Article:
• Creating a New Pharmaceutical Industry in Canada

  • Issue

    A thriving pharmaceutical industry is growing poppies for medicinal use in the United Kingdom, Europe, and Australia, but not in Canada. This not only presents a large diversification option for the Southern Alberta agricultural sector, but offers long term employment and growth opportunities for this and numerous other industries.


    A new variety of poppy with high levels of thebaine can be used to produce prescription drugs such as oxycodone and codeine, and does not contain the narcotic properties of traditional poppies.

    With a thriving pharmaceutical industry growing poppies for medicinal use in the United Kingdom, Europe and Australia, Canada – as a major importer of these products – has not been involved in the growing of poppies. Additionally, Canada is the only G8 country that does not grow or process the raw materials for pharmaceutical processing. With Canadians purchasing over $600 million in prescription medications derived from poppies in 2011, Southern Alberta has an opportunity to change this.

    In 2014 alone, Alberta saw domestic exports in excess of $ 121 billion[1]. Of this figure, the U.S. accounts for 90.2%, or $109.5 billion of Alberta’s exports[2]. Under trade agreements such as the North American Free Trade Agreement, this industry has the potential to serve a market in the U.S., in excess of $5 billion thereby increasing net exports from Alberta as a whole.

    Only a handful of locations have the ideal growing conditions for a high thebaine content poppy crop in our country. As such, this crop has the opportunity to provide Southern Alberta with a new industry through a diversification of the agricultural sector, as well as promote continued long-term job creation and stability.

    As a hub for educational opportunities, Lethbridge and Southern Alberta is promoting innovation and diversification in all industries. A recent Memorandum of Understanding between the University of Lethbridge and the Lethbridge College has committed both institutions to furthering research opportunities in agriculture and agribusiness. Adding to the impact of education and research on agriculture, the Lethbridge Research and Development Centre is one of Canada’s largest agricultural research facilities. Its location in the Southern Alberta market provides a suitable long-term strategy to ensuring growth and diversification in the agricultural industry.

    It is critical for the federal government to allow the private sector to innovate and find new, value-added opportunities by using our soil, water, processing factories, and research scientists. Promoting the success of public-private partnerships in the growth and diversification of the Southern Alberta market will lead to a long-term sustainable economy.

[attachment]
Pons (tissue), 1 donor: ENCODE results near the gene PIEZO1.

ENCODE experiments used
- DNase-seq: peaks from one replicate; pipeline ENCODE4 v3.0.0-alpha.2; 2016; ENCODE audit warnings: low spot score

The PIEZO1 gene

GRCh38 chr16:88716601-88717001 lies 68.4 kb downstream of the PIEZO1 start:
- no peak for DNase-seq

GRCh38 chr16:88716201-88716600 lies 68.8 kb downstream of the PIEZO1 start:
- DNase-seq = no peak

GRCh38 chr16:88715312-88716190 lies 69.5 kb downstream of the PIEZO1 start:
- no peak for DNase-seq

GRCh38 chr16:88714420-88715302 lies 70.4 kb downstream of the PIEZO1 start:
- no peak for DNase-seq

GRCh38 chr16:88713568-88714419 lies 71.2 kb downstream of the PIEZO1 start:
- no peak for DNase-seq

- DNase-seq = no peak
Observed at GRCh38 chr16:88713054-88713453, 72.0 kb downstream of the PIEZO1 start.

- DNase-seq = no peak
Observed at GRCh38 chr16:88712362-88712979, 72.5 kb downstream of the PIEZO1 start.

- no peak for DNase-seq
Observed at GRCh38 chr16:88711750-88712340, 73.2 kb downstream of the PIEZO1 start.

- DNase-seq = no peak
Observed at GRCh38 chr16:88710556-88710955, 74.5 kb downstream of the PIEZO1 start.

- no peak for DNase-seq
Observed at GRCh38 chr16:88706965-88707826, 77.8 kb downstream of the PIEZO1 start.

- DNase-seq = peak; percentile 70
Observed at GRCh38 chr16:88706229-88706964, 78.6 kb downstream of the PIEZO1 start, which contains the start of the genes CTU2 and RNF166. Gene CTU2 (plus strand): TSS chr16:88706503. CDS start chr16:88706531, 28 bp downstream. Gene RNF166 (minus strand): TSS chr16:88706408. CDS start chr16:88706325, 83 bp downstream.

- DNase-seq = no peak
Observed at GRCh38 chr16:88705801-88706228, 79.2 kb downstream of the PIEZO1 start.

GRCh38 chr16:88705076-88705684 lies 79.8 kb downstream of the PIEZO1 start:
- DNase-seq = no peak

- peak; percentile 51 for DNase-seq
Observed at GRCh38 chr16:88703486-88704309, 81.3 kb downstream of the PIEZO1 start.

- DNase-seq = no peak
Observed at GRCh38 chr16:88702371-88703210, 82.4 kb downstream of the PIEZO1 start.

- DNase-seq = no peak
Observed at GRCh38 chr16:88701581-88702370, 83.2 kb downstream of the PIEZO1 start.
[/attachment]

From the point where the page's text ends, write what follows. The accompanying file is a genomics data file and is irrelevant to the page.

The Lethbridge Chamber of Commerce supports the creation of a cluster of biological science industries that would match farm commodities with biotechnical research. This approach has the potential to stabilize the foreign exchange fluctuations that negatively affect the international competitiveness of many agricultural and manufacturing sectors.

    The Lethbridge Chamber of Commerce recommends the Government of Alberta:

    1. Communicate the importance of this industry to the Prime Minister of Canada.
    2. Facilitate the creation of a new pharmaceutical industry by communicating to the federal Minister of Health that when reviewing applications for approval, the Minister recognizes the potential of farming and processing of high-level thebaine poppy in Canada for the pharmaceutical industry; and that these applications be expeditiously reviewed and approved by Health Canada and the Canadian Food Inspection Agency to help diversify the economy of Alberta.
    3. Engage, invest in and provide support to this new emerging industry as part of the long-term strategy for economic diversification for the province of Alberta and the Southern Alberta region. Can be accomplished by possibly providing incentives to encourage the industry locate and remain in Alberta.
    4. Accept and lend support to a joint letter from the stakeholders listed below, as it is forwarded to the Prime Minister, the Federal Ministers of Agriculture and Health. Further, support for this letter from the Premier of Alberta, as well as the Provincial Ministers of Health and Agriculture, and the local MLA’s representing the identified stakeholders.
      1. Lethbridge Chamber of Commerce,
      2. City of Lethbridge,
      3. County of Lethbridge,
      4. University of Lethbridge,
      5. Lethbridge College, and;
      6. Economic Development Lethbridge.

    [1] “Merchandise imports and domestic exports, customs-based, by North American Product Classification System (NAPCS), Canada, provinces and territories,” Statistics Canada, last modified November 3, 2015. Accessed November 27, 2015 at, http://www5.statcan.gc.ca/cansim/a47#F3 .

    [2] “Alberta’s Export Performance in 2014,” accessed November 27, 2015 at, http://www.albertacanada.com/Albertas-Export-Performance-2014.pdf .